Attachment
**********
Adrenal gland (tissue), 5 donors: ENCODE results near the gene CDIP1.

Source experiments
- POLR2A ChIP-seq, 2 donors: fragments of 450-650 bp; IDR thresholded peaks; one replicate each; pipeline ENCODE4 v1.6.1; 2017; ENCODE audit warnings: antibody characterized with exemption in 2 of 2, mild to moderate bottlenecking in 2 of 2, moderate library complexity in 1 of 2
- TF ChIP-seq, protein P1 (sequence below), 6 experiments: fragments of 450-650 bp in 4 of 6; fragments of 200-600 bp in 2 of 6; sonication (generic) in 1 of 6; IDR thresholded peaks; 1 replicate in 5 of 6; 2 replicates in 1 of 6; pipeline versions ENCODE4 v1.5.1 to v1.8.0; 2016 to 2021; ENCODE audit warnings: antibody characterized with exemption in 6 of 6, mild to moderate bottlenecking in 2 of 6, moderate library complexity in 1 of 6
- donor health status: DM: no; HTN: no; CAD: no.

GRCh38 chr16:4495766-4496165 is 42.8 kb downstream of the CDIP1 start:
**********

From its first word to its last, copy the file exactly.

Adrenal gland (tissue), 5 donors: ENCODE results near the gene CDIP1.

Source experiments
- POLR2A ChIP-seq, 2 donors: fragments of 450-650 bp; IDR thresholded peaks; one replicate each; pipeline ENCODE4 v1.6.1; 2017; ENCODE audit warnings: antibody characterized with exemption in 2 of 2, mild to moderate bottlenecking in 2 of 2, moderate library complexity in 1 of 2
- TF ChIP-seq, protein P1 (sequence below), 6 experiments: fragments of 450-650 bp in 4 of 6; fragments of 200-600 bp in 2 of 6; sonication (generic) in 1 of 6; IDR thresholded peaks; 1 replicate in 5 of 6; 2 replicates in 1 of 6; pipeline versions ENCODE4 v1.5.1 to v1.8.0; 2016 to 2021; ENCODE audit warnings: antibody characterized with exemption in 6 of 6, mild to moderate bottlenecking in 2 of 6, moderate library complexity in 1 of 6
- donor health status: DM: no; HTN: no; CAD: no.

GRCh38 chr16:4495766-4496165 is 42.8 kb downstream of the CDIP1 start: